Russia agrees to rejoin Ukraine grain export deal

Russia’s defence ministry says it received ‘sufficient’ guarantees from Kyiv on demilitarising the Black Sea corridor.

ships wait to pass Bosphorus strait
Commercial vessels including vessels which are part of Black Sea grain deal wait to pass the Bosphorus strait off the shores of Yenikapi during a misty morning in Istanbul, Turkey, October 31 [Umit Bektas/Reuters]

Russia has said it will rejoin a UN-backed agreement to allow the export of grain from Ukraine via a safe Black Sea corridor, with shipments expected to resume on Wednesday.

Russia’s defence ministry confirmed that Moscow would again participate, saying it had received “sufficient” guarantees from Kyiv that it would not use the maritime corridor for military operations against Russia.

“Russia considers that the received guarantees are, at the moment, sufficient and is resuming the implementation of the agreement,” the ministry said.

Turkish President Recep Tayyip Erdogan said earlier that Russian Defence Minister Sergei Shoigu had told his Turkish counterpart that the grain deal, brokered by Turkey and the United Nations, would continue to operate as of midday on Wednesday.

Erdogan told parliament that “shipments will continue from 12pm today [09:00 GMT] as planned”.

Al Jazeera’s Resul Serdar, reporting from Istanbul, says Turkey’s role in bringing Russia back to the initiative highlights that Ankara is now the “de facto mediator” between Moscow and Kyiv.

“We know that Russia over the weekend had withdrawn from the agreement … but after intensive talks between Ankara, Moscow, Kyiv and, of course, the involvement of the United Nations as well, it seems that the deal is once again alive and working,” Serdar said.

The deal, overseen by the Joint Coordination Centre in Istanbul, has allowed more than 9.7 million metric tonnes of grain and other foodstuffs to leave Ukrainian ports.

This has brought much-needed relief to a global food crisis triggered by the Russian invasion of Ukraine, a key grain exporter.

Under the terms of the deal, which was agreed on in July, ships moving to and from Ukraine are inspected by a joint team of Russian, Turkish, Ukrainian and UN officials.

Russia on Saturday had said it was temporarily pulling out of the agreement, accusing Ukraine of misusing the safe shipping corridor to launch a drone attack on its Black Sea fleet.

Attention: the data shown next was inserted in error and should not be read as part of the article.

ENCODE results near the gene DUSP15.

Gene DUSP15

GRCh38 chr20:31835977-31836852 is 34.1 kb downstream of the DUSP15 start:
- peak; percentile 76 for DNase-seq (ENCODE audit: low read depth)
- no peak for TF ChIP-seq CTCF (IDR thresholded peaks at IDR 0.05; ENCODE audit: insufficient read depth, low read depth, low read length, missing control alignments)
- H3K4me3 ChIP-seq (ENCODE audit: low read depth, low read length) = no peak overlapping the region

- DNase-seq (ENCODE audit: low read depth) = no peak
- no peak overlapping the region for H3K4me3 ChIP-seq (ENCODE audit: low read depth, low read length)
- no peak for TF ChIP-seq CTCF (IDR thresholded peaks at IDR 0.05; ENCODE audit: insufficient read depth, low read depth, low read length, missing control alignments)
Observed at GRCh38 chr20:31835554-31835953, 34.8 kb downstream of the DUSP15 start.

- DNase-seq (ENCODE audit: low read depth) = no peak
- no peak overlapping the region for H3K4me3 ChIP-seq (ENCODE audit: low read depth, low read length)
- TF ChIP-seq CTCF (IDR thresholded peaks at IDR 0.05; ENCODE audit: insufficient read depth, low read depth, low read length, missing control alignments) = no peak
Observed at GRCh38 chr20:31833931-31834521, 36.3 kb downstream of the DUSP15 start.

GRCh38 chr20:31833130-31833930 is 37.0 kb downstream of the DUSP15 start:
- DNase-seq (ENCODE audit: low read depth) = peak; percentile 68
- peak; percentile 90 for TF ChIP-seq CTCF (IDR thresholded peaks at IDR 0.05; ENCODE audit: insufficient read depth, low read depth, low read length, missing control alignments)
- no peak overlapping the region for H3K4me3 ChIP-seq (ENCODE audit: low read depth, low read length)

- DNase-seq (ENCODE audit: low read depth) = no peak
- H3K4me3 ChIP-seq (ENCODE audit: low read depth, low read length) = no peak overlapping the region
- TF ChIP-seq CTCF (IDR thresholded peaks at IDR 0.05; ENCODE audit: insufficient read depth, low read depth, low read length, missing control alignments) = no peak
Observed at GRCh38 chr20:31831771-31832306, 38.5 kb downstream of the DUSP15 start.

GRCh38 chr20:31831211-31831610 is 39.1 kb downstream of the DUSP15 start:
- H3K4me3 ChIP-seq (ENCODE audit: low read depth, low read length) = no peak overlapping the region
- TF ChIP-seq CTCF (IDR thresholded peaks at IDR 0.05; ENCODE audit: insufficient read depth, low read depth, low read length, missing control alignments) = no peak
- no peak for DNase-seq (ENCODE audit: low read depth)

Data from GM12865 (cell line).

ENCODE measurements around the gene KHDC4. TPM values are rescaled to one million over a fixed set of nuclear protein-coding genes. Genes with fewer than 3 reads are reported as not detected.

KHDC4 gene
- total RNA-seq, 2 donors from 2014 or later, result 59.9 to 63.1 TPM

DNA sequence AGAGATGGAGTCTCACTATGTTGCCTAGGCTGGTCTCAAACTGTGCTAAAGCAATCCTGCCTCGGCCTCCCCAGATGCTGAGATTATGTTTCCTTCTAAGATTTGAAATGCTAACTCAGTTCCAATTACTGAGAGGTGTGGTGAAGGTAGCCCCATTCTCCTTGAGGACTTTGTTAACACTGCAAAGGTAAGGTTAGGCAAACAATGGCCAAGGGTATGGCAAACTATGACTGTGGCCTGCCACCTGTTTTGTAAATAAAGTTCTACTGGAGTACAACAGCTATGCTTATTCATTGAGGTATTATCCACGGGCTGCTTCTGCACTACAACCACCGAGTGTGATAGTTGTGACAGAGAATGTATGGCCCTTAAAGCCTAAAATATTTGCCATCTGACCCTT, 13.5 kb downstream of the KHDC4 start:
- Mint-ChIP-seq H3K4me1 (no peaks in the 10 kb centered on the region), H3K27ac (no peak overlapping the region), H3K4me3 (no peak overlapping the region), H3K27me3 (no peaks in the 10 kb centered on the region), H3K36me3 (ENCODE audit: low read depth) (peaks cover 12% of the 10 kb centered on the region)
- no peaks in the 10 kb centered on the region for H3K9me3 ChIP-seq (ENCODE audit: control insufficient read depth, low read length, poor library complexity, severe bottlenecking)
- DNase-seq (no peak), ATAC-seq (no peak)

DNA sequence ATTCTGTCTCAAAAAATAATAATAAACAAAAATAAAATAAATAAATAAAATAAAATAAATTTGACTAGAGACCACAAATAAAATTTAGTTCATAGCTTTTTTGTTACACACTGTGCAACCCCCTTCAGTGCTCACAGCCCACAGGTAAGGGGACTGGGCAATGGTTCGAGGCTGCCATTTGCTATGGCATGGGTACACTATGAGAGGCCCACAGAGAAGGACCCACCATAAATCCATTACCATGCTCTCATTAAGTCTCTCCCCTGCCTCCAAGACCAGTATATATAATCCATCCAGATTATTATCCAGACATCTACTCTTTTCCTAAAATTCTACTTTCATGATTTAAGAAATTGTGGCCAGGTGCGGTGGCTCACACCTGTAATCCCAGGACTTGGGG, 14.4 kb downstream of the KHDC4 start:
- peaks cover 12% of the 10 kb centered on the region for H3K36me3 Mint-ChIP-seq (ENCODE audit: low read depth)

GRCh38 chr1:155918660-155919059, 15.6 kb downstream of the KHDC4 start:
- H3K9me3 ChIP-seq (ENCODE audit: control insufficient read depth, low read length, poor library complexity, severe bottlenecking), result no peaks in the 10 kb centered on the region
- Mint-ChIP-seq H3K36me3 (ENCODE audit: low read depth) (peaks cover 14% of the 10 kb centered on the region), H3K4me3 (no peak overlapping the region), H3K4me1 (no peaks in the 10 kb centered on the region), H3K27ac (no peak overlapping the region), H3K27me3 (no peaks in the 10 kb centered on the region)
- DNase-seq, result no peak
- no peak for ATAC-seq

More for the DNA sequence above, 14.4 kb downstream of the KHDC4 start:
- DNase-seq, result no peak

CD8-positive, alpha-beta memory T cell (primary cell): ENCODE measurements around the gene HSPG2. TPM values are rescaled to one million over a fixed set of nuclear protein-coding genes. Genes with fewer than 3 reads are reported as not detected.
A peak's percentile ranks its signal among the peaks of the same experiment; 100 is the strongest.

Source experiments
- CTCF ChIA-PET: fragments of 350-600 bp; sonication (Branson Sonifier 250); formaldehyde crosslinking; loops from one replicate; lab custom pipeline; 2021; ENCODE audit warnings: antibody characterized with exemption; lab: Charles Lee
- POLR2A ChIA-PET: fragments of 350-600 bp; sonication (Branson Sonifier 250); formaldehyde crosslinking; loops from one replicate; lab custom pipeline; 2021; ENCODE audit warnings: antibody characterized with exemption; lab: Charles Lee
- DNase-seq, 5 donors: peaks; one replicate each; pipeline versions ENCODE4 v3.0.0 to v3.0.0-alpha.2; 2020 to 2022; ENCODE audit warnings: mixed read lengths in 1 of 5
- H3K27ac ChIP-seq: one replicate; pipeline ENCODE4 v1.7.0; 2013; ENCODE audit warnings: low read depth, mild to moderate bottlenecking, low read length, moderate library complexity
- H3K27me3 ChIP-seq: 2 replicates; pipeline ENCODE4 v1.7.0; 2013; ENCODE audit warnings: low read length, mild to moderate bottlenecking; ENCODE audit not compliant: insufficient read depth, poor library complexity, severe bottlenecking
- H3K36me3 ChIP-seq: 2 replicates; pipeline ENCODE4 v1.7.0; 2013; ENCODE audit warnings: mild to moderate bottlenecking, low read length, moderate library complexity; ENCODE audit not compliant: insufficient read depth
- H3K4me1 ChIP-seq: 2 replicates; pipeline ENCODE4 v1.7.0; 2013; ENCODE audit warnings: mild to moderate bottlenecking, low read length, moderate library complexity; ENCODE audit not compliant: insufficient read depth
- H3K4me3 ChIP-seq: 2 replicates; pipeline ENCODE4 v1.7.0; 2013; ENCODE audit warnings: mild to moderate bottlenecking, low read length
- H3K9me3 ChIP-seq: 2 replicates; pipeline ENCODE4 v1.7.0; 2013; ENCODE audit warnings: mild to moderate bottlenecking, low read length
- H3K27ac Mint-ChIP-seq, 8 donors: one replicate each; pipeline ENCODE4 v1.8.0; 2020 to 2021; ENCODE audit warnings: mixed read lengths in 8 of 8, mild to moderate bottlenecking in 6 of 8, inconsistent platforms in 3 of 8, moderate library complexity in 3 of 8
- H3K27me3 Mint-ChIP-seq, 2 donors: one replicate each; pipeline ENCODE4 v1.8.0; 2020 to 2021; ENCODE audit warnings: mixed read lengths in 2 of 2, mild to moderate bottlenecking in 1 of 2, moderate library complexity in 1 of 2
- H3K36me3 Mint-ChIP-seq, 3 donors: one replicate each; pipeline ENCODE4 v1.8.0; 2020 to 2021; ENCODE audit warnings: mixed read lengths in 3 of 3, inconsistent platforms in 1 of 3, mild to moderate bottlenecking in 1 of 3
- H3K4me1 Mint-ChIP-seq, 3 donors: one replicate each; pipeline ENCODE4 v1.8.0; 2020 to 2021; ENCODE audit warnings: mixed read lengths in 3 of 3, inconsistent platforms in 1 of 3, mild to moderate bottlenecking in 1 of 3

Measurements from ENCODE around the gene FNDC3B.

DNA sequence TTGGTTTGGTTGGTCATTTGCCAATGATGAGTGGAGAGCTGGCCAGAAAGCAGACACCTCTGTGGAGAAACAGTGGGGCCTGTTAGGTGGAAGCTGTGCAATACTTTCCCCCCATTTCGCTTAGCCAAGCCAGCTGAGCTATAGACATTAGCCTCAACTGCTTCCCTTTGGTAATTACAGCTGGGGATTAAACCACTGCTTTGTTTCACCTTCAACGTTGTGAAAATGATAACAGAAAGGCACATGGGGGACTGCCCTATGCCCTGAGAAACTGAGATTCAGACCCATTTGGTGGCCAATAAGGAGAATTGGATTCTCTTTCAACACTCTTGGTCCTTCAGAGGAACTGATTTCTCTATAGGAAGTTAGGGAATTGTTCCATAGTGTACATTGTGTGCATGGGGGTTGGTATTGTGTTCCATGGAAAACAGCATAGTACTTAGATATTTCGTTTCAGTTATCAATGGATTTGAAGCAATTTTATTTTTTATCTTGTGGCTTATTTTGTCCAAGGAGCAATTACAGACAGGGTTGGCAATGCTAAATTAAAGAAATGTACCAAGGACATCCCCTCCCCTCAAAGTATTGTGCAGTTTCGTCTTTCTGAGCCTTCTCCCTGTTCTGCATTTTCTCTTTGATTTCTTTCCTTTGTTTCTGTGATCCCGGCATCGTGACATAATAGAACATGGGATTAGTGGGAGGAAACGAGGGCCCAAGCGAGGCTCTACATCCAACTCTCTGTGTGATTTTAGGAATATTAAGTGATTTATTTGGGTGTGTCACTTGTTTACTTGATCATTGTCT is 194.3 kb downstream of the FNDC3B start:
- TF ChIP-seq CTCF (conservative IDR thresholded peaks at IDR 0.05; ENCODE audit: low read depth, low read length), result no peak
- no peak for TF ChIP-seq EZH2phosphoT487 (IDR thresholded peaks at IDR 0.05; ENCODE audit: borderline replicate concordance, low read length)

Some shipments moving in and out of Ukraine continued after that, but the UN on Tuesday said there would be no deliveries on Wednesday.

‘Dangerous’ without Russia

Ukrainian President Volodymyr Zelenskyy on Tuesday had urged “reliable and long-term protection” of the corridor while Russia’s Vladimir Putin demanded “real guarantees”.

In a call with Zelenskyy on Tuesday, French President Emmanuel Macron denounced Russia’s decision to exit the deal saying it “again harms global food security”.

Ukraine had dismissed Russia’s accusations as a “false pretext” to withdraw from the deal.

The Kremlin has long criticised the deal, claiming that most of the consignments were arriving in Europe, not in low-income countries where grain was needed most.

Ukrainian officials have denied the claim, and data compiled by a monitoring group as part of the accord does not reflect this assertion.

Cargo loaded with grain kept sailing on Monday and Tuesday, but the UN said any deliveries after Russia announced its suspension were “a temporary and extraordinary measure”.

Kremlin spokesman Dmitry Peskov had said on Monday that it was “dangerous” to continue exports without Russia’s participation.

The Russian defence ministry on Wednesday said it obtained written guarantees from Kyiv “thanks to the participation” of the UN and “assistance” from Turkey.

It said Kyiv guaranteed “the non-use of the humanitarian corridor and Ukrainian ports determined in the interests of the export of agricultural products for conducting military operations against the Russian Federation”.

Source: Al Jazeera and news agencies